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Frank Davis Sicilian Seasoning.. what is it?

post #1 of 9
Thread Starter 
do u guys have any idea what goes into a new orleans Sicilian spice blend?

im having trouble finding an ingredients list online.

i was thinking some rosemary and sage and maybe a bit of thyme or oregano... and i guess some cayenne???

Sicilian Seasoning - Strictly N'Awlins Seasoning Blends by Chef Frank Davis
post #2 of 9
Thread Starter 
I want to make new Orleans Sicilian spaghetti with meatballs

here is a recipe

what do u think?
News for New Orleans, Louisiana | Recipes | News and Weather for New Orleans | wwltv.com

they dont use any green onions or butter, but it looks good

here is another one
Real New Orleans Sicilian Italian Meatballs And Spagetti - The Secret Recipe Forum
post #3 of 9
I'd go looking for Mufaletta recipes. You want to know what goes into the olive-pickle mix. The dry spices should be pretty close to such a Sicilian mix.

You could also look at Paul Prudhomme's recipe for eggplant stuffed with sausage -- it's a New Orleans-style Italian thing, if not Sicilian as such. And Prudhomme is an expert on spice mixtures.

The basic New Orleans mixtures Prudhomme puts together tend to have: salt, white pepper, black pepper, oregano, basil, thyme, garlic powder, onion powder, and paprika. Proportions vary, of course, depending on what's being cooked. Salt usually dominates, then garlic and onion powders, then black and white pepper, thyme, and cayenne. With pork, add mustard powder. With chicken, add sage. And so it goes. For an Italian thing, I'd beef up the basil and oregano, and you might consider ground bay. Rosemary is a good idea, especially for things like shrimp, but go light: it's very strong and can quickly dominate.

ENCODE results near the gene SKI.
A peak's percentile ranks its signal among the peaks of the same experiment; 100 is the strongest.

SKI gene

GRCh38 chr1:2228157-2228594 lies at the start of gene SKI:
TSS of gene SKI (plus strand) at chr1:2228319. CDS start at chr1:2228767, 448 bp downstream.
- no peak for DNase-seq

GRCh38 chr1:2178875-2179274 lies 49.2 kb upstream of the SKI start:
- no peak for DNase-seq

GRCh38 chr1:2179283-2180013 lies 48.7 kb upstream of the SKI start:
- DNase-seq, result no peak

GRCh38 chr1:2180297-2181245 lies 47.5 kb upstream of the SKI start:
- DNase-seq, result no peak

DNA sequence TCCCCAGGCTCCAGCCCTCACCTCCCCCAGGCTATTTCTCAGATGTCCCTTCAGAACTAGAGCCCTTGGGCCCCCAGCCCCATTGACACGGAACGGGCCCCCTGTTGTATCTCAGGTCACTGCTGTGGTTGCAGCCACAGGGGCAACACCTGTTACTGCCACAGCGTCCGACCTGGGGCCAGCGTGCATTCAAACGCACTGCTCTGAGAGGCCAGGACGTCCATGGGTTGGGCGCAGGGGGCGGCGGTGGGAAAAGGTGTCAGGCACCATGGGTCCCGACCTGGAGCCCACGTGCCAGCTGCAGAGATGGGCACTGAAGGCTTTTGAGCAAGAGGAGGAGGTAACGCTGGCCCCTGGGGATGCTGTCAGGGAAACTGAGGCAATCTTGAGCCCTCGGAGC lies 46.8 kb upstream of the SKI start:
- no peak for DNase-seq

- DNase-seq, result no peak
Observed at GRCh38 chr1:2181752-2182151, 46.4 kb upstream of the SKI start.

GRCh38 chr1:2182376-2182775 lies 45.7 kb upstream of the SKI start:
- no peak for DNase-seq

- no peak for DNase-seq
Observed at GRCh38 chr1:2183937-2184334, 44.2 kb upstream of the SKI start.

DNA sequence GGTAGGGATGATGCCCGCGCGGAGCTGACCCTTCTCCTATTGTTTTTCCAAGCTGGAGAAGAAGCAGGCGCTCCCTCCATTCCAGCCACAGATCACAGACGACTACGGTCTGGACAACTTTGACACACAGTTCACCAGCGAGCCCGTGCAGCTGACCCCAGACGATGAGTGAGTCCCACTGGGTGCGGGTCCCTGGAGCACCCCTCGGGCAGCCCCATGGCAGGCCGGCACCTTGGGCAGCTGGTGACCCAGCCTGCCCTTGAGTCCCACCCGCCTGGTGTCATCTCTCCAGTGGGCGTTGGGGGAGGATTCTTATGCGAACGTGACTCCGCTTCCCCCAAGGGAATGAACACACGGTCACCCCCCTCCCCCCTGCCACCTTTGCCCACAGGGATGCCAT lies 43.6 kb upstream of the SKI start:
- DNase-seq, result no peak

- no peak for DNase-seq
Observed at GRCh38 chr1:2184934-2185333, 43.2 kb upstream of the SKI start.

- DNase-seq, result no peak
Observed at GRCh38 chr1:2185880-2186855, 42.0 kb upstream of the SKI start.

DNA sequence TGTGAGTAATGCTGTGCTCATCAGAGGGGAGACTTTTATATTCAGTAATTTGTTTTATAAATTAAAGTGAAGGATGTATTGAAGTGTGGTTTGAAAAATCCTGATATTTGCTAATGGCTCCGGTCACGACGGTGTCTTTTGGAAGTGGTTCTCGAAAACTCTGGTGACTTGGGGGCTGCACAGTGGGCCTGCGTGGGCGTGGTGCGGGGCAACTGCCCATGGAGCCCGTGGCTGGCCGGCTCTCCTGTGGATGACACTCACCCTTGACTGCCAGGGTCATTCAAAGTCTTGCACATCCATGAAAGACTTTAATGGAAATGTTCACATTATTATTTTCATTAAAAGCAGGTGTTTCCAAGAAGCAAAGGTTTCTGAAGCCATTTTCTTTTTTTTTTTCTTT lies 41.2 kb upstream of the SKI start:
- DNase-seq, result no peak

post #4 of 9
Thread Starter 


thank you

im thinking some oregano, basil a touch of rosemary and sage or thyme (yes no?)

some cayenne and paprika

and that will do it along with the other ingredients (parsley, garlic, onion, bayleaf)

im assuming thati n this case things like cumin, coriander or fennel should be left out (ive seen them make their way into no seafood stuff)

would u put a dash of mustard into the meatballs or not since they have some pork?
post #5 of 9
Thread Starter 
im not finding his recipe for eggplant stuffed with sausage

joy of cooking seasons mufaleta with oregano and parsley
post #6 of 9
If the meatballs are significantly pork, I'd go with mustard powder, a small pinch of cumin (I'd forgotten that one -- yes, Prudhomme puts cumin in pork), and no sage or rosemary. Thyme, definitely -- New Orleans always tastes of thyme to me. Garlic and onion powder are optional, but they do add a complexity that is not the same with fresh -- you should use both fresh and powdered.

This is one of those odd things about New Orleans cooking in the old-fashioned style: every type of flavor, within reason, is presented at multiple levels. So you put onion powder in the mix, use onions in the cooking, and at the finish add green onions. That way you get onion throughout its range of flavors. If you really want to be nuts, you caramelize one bunch of onion, then use some sauteed and stewed but not caramelized, and that adds even more complexity to the onion flavor. Same goes for everything else.

At some point presumably this all becomes overkill, but Prudhomme for example manages to pull out unbelievable depths from a very wide range of ingredients.
post #7 of 9
For a good start on New Orleans recipes online, try The Gumbo Pages. Skim down to recipes, and you'll find a very, very impressive site.
post #8 of 9
Thread Starter 
very interesting!
post #9 of 9
Thread Starter 

would u put the mustard in in this recipe?

it is new orleans but it is also Italian sicilian as well
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